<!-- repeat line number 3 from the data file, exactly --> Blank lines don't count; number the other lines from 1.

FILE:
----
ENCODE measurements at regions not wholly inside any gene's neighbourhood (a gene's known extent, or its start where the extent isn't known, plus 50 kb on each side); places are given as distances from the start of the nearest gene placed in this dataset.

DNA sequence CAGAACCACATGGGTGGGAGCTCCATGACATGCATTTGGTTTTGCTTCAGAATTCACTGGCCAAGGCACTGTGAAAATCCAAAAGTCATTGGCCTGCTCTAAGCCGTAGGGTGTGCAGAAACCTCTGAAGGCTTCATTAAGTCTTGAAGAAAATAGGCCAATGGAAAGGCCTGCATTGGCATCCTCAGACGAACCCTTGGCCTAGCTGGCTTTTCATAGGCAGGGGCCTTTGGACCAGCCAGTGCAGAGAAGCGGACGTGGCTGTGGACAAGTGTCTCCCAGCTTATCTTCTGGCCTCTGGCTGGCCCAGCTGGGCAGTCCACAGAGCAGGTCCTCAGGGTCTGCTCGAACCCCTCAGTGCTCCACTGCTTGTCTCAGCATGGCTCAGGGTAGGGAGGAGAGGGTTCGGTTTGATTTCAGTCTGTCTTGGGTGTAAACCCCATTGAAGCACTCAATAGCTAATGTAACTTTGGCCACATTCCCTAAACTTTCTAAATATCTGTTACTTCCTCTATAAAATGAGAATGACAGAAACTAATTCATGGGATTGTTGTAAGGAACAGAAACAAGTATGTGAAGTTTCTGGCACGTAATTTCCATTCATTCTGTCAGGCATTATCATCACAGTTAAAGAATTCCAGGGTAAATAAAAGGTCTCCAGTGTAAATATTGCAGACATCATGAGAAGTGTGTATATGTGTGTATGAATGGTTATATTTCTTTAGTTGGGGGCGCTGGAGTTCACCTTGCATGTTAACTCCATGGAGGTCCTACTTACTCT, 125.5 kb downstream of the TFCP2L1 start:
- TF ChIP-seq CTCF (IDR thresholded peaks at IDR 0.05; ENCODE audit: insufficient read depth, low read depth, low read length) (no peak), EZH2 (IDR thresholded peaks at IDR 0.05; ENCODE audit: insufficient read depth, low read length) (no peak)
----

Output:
- TF ChIP-seq CTCF (IDR thresholded peaks at IDR 0.05; ENCODE audit: insufficient read depth, low read depth, low read length) (no peak), EZH2 (IDR thresholded peaks at IDR 0.05; ENCODE audit: insufficient read depth, low read length) (no peak)